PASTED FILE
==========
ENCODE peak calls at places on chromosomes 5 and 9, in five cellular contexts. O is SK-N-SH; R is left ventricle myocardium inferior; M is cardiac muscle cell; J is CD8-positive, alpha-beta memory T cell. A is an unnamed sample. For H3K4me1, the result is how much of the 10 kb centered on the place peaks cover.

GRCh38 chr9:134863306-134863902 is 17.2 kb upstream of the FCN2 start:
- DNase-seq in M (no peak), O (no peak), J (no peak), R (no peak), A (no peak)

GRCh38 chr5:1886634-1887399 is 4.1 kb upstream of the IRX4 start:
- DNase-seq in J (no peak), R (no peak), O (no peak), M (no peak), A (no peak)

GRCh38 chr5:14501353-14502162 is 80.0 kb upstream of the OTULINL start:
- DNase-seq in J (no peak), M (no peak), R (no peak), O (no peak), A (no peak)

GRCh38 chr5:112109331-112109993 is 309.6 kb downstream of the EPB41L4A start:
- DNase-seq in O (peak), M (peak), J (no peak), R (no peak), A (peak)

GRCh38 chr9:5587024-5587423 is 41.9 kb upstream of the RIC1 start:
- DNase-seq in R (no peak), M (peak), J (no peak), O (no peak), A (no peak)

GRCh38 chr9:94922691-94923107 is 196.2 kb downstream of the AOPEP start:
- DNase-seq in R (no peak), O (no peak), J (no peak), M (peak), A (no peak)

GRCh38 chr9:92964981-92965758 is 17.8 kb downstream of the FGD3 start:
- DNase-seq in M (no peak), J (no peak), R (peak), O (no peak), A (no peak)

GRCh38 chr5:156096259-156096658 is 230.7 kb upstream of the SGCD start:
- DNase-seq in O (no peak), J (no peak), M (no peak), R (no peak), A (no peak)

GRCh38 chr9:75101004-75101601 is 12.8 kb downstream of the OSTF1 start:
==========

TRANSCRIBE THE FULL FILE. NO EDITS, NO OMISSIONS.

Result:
ENCODE peak calls at places on chromosomes 5 and 9, in five cellular contexts. O is SK-N-SH; R is left ventricle myocardium inferior; M is cardiac muscle cell; J is CD8-positive, alpha-beta memory T cell. A is an unnamed sample. For H3K4me1, the result is how much of the 10 kb centered on the place peaks cover.

GRCh38 chr9:134863306-134863902 is 17.2 kb upstream of the FCN2 start:
- DNase-seq in M (no peak), O (no peak), J (no peak), R (no peak), A (no peak)

GRCh38 chr5:1886634-1887399 is 4.1 kb upstream of the IRX4 start:
- DNase-seq in J (no peak), R (no peak), O (no peak), M (no peak), A (no peak)

GRCh38 chr5:14501353-14502162 is 80.0 kb upstream of the OTULINL start:
- DNase-seq in J (no peak), M (no peak), R (no peak), O (no peak), A (no peak)

GRCh38 chr5:112109331-112109993 is 309.6 kb downstream of the EPB41L4A start:
- DNase-seq in O (peak), M (peak), J (no peak), R (no peak), A (peak)

GRCh38 chr9:5587024-5587423 is 41.9 kb upstream of the RIC1 start:
- DNase-seq in R (no peak), M (peak), J (no peak), O (no peak), A (no peak)

GRCh38 chr9:94922691-94923107 is 196.2 kb downstream of the AOPEP start:
- DNase-seq in R (no peak), O (no peak), J (no peak), M (peak), A (no peak)

GRCh38 chr9:92964981-92965758 is 17.8 kb downstream of the FGD3 start:
- DNase-seq in M (no peak), J (no peak), R (peak), O (no peak), A (no peak)

GRCh38 chr5:156096259-156096658 is 230.7 kb upstream of the SGCD start:
- DNase-seq in O (no peak), J (no peak), M (no peak), R (no peak), A (no peak)

GRCh38 chr9:75101004-75101601 is 12.8 kb downstream of the OSTF1 start: